Mexico rebel leader makes a rare appearance
Who was that masked man?
Fifteen years after his uprising shocked Mexico’s status quo, and a year after he more or less dropped out of public view, Subcomandante Marcos had made a comeback appearance.
At least, it seemed to be Marcos. He was, after all, wearing his trademark black ski mask.
Followers were convinced. They listened over the weekend as Marcos ticked off complaints and critiques -- of Mexico’s war on drugs, the events in the Gaza Strip, even the perceived shortcomings of President-elect Barack Obama.
Apparently a year out of the limelight had given Marcos lots to say.
“We came to know each other in war, and in war we continue,” he said.
Marcos spoke in San Cristobal de las Casas, in Chiapas state, at a four-day conference marking the 15th anniversary of the short-lived rebellion by his Zapatista National Liberation Army. It was part of a “first annual” event called the Festival of Dignified Rage, which ends today.
In January 1994, the Zapatista guerrillas launched an offensive aimed at dramatizing the bleak living conditions, poverty and alienation of Mexico’s indigenous population. They managed to seize control of several towns in Mexico’s southernmost province, Chiapas, before the army beat them back into remote hills. It was over in less than two weeks.
Since then, the Zapatistas functioned as a largely political movement. A folk culture emerged around the masked Marcos, meanwhile, as he gave interviews, received visitors from around the world and saw dolls and T-shirts bearing his likeness. And although he and his followers brought attention to the plight of Mexican Indians and achieved some voice in local governments, Chiapas remains mired in poverty and violence.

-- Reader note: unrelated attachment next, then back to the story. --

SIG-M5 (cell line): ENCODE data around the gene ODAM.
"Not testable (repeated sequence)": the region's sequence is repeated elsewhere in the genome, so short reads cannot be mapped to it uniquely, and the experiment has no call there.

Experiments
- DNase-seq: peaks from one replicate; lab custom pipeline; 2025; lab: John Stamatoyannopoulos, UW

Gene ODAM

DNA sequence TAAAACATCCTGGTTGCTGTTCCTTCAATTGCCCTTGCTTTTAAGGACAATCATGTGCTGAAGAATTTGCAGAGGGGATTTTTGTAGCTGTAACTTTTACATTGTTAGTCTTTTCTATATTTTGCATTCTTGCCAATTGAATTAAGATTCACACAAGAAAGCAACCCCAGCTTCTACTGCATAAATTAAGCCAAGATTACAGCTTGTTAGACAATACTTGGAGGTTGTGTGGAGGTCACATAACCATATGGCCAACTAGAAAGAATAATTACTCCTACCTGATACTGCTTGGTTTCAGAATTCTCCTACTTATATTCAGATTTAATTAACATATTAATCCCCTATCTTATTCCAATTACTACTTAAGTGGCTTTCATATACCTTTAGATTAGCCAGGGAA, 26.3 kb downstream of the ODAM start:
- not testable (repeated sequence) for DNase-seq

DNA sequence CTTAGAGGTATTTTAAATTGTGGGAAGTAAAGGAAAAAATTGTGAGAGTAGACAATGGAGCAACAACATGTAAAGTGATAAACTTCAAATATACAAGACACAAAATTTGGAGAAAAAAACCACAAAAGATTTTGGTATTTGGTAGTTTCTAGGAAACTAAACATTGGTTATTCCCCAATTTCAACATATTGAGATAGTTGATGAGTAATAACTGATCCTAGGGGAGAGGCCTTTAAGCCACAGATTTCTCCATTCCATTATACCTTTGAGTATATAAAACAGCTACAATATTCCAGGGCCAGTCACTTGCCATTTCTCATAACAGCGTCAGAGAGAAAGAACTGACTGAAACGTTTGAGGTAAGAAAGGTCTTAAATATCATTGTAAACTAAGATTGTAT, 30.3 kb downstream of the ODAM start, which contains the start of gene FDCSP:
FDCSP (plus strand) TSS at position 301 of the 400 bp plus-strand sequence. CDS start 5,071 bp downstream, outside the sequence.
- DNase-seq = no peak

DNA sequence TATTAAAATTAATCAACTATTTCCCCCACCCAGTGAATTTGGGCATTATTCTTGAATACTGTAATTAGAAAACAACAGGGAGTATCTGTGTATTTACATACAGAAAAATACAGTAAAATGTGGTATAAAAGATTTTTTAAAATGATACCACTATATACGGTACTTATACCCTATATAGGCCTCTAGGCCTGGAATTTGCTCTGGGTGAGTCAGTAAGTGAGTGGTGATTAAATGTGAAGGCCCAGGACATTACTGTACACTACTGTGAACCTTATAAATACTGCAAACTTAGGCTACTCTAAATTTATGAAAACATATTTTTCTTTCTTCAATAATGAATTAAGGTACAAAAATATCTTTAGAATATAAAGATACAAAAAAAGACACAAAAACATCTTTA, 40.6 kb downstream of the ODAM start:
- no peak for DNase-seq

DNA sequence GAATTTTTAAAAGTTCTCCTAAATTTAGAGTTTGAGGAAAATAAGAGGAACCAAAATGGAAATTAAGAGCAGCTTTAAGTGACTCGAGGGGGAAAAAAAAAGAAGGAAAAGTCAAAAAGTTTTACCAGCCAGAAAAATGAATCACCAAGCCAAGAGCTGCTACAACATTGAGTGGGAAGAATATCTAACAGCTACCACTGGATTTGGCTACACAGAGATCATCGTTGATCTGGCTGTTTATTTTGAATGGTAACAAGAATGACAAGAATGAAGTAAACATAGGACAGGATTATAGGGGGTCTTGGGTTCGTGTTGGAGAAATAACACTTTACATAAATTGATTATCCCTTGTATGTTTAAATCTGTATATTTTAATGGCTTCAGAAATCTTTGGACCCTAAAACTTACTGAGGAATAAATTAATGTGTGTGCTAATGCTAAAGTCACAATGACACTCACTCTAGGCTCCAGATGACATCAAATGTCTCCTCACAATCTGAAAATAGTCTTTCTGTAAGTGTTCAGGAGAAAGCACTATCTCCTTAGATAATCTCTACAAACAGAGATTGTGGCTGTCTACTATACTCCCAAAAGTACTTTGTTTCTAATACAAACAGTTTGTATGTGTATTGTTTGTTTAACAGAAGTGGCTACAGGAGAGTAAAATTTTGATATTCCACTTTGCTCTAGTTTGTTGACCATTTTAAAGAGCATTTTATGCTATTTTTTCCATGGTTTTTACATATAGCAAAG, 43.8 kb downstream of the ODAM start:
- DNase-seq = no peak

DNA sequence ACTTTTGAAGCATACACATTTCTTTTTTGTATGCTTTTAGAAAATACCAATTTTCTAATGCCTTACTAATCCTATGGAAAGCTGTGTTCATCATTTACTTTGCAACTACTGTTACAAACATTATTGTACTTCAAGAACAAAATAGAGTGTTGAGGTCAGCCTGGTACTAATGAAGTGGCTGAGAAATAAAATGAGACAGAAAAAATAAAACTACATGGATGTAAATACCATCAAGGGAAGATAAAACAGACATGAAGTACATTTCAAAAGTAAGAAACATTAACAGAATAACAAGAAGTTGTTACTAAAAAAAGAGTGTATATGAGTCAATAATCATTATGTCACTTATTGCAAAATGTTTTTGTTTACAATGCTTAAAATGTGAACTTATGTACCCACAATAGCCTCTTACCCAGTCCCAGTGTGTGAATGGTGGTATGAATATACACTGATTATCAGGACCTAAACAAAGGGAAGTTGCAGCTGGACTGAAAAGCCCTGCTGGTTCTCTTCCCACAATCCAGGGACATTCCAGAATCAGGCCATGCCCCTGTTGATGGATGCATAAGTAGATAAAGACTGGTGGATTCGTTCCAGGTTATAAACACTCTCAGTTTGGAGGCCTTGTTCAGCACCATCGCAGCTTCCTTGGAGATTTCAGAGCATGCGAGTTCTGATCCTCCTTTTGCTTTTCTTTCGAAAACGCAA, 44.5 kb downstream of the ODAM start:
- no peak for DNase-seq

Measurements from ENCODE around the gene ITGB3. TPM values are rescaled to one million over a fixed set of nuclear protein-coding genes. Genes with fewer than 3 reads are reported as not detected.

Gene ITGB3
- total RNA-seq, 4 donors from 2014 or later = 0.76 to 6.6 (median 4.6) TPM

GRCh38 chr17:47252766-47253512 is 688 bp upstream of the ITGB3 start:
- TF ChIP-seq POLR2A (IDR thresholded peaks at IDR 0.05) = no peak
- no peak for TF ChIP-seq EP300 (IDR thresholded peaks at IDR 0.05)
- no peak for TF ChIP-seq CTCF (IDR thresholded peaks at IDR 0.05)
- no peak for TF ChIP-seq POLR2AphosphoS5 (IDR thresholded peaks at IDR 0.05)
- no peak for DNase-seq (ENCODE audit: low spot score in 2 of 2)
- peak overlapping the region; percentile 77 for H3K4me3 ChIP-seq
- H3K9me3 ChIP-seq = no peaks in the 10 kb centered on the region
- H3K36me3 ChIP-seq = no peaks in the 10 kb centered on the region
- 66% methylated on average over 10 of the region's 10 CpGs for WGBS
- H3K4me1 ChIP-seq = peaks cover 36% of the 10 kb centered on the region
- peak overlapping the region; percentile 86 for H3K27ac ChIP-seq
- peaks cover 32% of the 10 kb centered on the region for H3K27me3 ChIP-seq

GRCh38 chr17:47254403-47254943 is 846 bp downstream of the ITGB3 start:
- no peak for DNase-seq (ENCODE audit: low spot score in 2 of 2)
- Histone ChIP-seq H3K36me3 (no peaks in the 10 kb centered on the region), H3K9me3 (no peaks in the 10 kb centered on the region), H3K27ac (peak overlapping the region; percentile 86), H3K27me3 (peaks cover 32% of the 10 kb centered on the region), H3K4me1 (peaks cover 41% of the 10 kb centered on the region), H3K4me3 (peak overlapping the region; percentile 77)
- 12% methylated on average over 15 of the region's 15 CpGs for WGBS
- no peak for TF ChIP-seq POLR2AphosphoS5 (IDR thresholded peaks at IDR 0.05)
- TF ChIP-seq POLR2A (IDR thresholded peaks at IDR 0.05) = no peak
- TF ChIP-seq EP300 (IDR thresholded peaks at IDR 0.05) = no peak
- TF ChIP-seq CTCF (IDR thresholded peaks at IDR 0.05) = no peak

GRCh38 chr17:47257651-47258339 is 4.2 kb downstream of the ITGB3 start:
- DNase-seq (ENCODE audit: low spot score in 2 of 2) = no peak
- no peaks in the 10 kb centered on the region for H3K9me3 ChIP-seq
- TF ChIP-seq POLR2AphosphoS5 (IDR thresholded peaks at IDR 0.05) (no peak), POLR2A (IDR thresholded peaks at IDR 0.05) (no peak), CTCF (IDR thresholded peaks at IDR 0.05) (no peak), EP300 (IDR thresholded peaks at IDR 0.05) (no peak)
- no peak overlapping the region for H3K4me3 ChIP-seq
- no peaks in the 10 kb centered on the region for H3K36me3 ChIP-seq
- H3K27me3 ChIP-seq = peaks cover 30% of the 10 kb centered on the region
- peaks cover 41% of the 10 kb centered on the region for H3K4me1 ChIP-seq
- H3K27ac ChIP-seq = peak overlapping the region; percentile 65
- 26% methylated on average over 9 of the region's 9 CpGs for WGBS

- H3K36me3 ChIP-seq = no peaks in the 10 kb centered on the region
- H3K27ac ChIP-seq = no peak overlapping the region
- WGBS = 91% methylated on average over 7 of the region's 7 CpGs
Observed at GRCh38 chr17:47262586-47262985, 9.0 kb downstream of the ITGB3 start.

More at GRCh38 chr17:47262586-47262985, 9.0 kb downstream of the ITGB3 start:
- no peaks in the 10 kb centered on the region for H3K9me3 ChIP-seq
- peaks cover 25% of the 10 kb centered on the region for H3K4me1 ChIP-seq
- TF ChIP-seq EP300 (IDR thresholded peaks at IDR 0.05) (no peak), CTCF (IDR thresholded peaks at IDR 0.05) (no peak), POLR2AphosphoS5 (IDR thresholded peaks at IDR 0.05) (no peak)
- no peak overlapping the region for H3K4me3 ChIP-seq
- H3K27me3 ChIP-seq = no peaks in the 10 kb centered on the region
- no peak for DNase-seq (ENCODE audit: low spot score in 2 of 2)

Marcos had choice words for both President Felipe Calderon’s center-right government, which he accused of being in cahoots with some drug gangs in order to wipe out others, and for Andres Manuel Lopez Obrador, under whose stewardship the left has been badly fractured. Marcos accused Lopez Obrador of sectarianism and intolerance.
He said Americans who voted for Obama in hopes of major change in U.S. foreign policy would probably be disappointed; he cited the fact that Obama has not condemned Israel’s attack on Gaza as evidence.
He also criticized Calderon’s decision to send more than 40,000 army troops into several Mexican states to battle drug traffickers. The action, he noted, had failed to stop the bloodshed while inflaming the crisis because of allegations of human rights abuses by soldiers.
Marcos spoke to about 2,000 followers and was flanked by two fidgety little girls who also wore black ski masks.
About a year ago, Marcos said he felt his movement had “gone out of style” and was failing to attract the support it once did. He announced that he would stop making appearances. It was not clear whether his decision to speak out now signaled a new political campaign.
Marcos offered his own suggestion for an ongoing government contest to name the most useless bureaucratic procedure that Mexicans must endure: presidential elections.
“In addition to being extremely expensive, and we have to put up with the stupidities that the candidates repeat, it’s really being decided elsewhere who will sit in the presidential seat,” Marcos said.
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